A former senior Washington, D.C., official who pled guilty to a federal tax charge was ordered Tuesday by a federal judge to repay $220,987 to the U.S. Treasury and sentenced to one year of probation and home confinement, according to an attorney for the former city official.
The American Bar Association has urged the Consumer Financial Protection Bureau to tweak certain parts of its proposed amendments to the agency’s information and disclosure rules, saying that the proposals could compromise attorney-client privilege by allowing for greater sharing of protected information.
Florida's Second District Court of Appeal on Wednesday joined the state's Fourth District in finding that a state law capping noneconomic damages in medical malpractice personal injury suits is unconstitutional, adopting an opinion currently under review by the state's highest court.
Michigan’s Democratic members of the U.S. House of Representatives on Tuesday asked the U.S. Department of Justice to review how the state has allegedly blocked the city of Flint from suing the state in connection with the city’s lead-tainted drinking water crisis.
The U.S. Department of Defense will halt its process to claw back incentive bonuses and tuition assistance erroneously given to thousands of California National Guard troops, Defense Secretary Ash Carter said on Wednesday, following outcry from lawmakers against the Pentagon's efforts to seek repayment.
Kaléo Pharma, the inventor of an EpiPen alternative sold by Sanofi-Aventis that was pulled off the market in 2015 following dosing concerns, has rebought the drug and will start selling a revamped version in the beginning of 2017, the company announced Wednesday.
The Transportation Security Administration is still falling short in its oversight of security badges for employees working in sensitive areas at U.S. airports and must bolster procedures to ensure that badges are properly accounted for, according to a U.S. Department of Homeland Security Office of Inspector General report made public on Wednesday.
A divided Securities and Exchange Commission approved rule changes on Wednesday to make it easier for shareholders to vote for corporate board candidates nominated by activist investors, while unanimously agreeing to relax intrastate crowdfunding rules.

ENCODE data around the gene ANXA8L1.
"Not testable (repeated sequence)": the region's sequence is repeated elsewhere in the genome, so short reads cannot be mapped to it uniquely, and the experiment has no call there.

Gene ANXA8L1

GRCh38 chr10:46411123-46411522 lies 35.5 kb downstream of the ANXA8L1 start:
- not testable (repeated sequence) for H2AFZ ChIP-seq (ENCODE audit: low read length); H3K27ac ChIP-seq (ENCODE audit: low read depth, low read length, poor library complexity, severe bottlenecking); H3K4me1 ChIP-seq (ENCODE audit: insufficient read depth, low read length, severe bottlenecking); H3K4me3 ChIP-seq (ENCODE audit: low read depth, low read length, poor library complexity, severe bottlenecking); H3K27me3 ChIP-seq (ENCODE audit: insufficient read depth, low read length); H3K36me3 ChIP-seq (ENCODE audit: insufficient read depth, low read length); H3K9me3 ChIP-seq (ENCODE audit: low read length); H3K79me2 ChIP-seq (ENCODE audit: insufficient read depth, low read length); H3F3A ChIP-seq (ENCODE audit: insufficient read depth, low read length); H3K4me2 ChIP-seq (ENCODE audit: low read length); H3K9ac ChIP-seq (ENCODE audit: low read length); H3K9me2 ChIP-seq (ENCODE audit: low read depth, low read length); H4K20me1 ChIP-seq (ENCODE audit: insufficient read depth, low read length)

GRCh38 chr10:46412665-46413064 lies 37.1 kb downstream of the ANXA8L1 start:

AT&T roused privacy advocates in unveiling an $85.4 billion cash-and-stock takeover of Time Warner over the weekend, a move that steps up pressure to replace the traditional sectorial approach to privacy regulation with more stringent and uniform rules to counter the increasingly blurry lines between the telecom and tech industries.
The Federal Aviation Administration announced Tuesday that in the months since it began issuing waivers and airspace authorizations to drone operators, many applications have been rejected due to incorrect or incomplete information.
The Pennsylvania Supreme Court on Tuesday deadlocked over the validity of a renewed legal challenge to the controversial wording of an upcoming ballot measure to raise the state’s mandatory judicial retirement age, in a 3-3 split that drew four separate opinions.
A prosecutor in the George Washington Bridge lane-closing trial on Tuesday challenged a defendant's claims that she knew about a plan to ignore one mayor, but not a similar scheme against another mayor in light of how she received emails in which the phrase “radio silence” was applied to each official.
The U.S. Department of Homeland Security released a notice Tuesday newly designating a Caribbean nation as eligible for the H-2B and H-2A visa programs, while redesignating a slew of other countries for the programs.
California’s judicial disciplinary commission has asked a San Francisco state judge to curtail a pending audit into the agency’s disciplinary process, arguing the review seeks confidential documents and violates the separation of powers doctrine by attempting to intrude on the commission's “core constitutional functions.”
Key response measures for a data breach include securing physical real estate and sending out immediate notification, the Federal Trade Commission said Tuesday in a newly released guide for businesses on handling data breaches.
A member of the U.S. Senate’s intelligence committee is calling on the Federal Communications Commission to beef up cybersecurity standards for connected consumer products, saying the cyberattack that took down much of America’s internet last week proves the internet of things is all too easy to hack.
Government contractors scored a significant win this week when an eleventh-hour injunction blocked much of the controversial Fair Pay and Safe Workplaces rule from taking effect, but the strong potential for either an appeal or an amended rule means companies need to continue planning for potential compliance, experts say.